Many have taken to the streets in protest, but there's little in their angry cries that will make it go away. 

For that, Greeks will have to look to themselves, as we heard from CBC Correspondent Margaret Evans in the capital. 

 

5 convicted in Argentina torture/murder

Rosa Gomez and Antonio Savone suffered at the hands of the same torturers. They reunited to try to jail their tormentors. Photo/Alison Crawford

Still cleaning up after Argentina's dirty war

Some guilty verdicts were handed down this week in a case that began many years ago in a very dark place in 1970s Argentina.

They called it "the Singing Room." And sometimes, "the Barbeque," which is closer to what it really was; a torture chamber in the basement of a Mendoza police station.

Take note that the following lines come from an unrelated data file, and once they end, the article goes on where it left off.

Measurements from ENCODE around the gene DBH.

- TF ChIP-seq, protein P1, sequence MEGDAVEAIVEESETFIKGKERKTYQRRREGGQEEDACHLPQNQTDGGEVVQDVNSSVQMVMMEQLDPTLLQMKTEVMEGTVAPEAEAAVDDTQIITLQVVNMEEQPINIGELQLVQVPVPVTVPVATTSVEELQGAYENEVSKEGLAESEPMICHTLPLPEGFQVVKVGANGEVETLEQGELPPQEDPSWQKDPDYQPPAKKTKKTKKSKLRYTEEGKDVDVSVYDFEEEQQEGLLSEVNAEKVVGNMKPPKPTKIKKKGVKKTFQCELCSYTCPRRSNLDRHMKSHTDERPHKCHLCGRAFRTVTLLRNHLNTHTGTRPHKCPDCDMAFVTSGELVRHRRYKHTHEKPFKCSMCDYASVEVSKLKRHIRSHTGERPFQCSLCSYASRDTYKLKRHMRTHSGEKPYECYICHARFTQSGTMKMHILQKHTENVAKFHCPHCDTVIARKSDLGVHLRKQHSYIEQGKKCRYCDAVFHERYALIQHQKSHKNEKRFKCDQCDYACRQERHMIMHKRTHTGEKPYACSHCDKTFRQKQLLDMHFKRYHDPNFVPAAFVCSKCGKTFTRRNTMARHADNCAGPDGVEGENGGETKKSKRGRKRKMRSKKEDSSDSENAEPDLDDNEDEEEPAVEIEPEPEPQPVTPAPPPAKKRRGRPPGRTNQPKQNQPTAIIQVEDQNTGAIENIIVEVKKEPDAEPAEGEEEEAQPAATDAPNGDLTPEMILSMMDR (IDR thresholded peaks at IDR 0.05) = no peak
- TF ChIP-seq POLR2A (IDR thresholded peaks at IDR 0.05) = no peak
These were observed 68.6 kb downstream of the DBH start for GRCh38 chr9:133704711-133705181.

And it was bad, what they did to Antonio Savone. Much worse for Rosa Gomez, the woman whose eyes he could see -- and whose cries he could hear -- coming from the cell facing his.

Argentina was in the grip of a murderous dictatorship, and last March, Antonio headed back to meet Rosa face-to-face, and confront their captors.

The CBC's Alison Crawford begans our story in Antonio's Toronto home, as he packed to testify in Mendoza.

Listen to Alison's dispatch

The October 6 Dispatches program

This week, five of the six defendants in the D-2 case were convicted of crimes ranging from kidnap to torture and murder.  The judge called them all "crimes against humanity."  Four were given life sentences, including the man who killed Rosa's husband. A fifth got 12 years and another was acquitted, but is already convicted of crimes in another detention centre. All will go to prison; they had been under house arrest. Report in El Sol  (the Mendoza Sun)

And Antonio was in court to hear the verdict. He'll return next year to testify against those accused of sexually assaulting Rosa Gomez.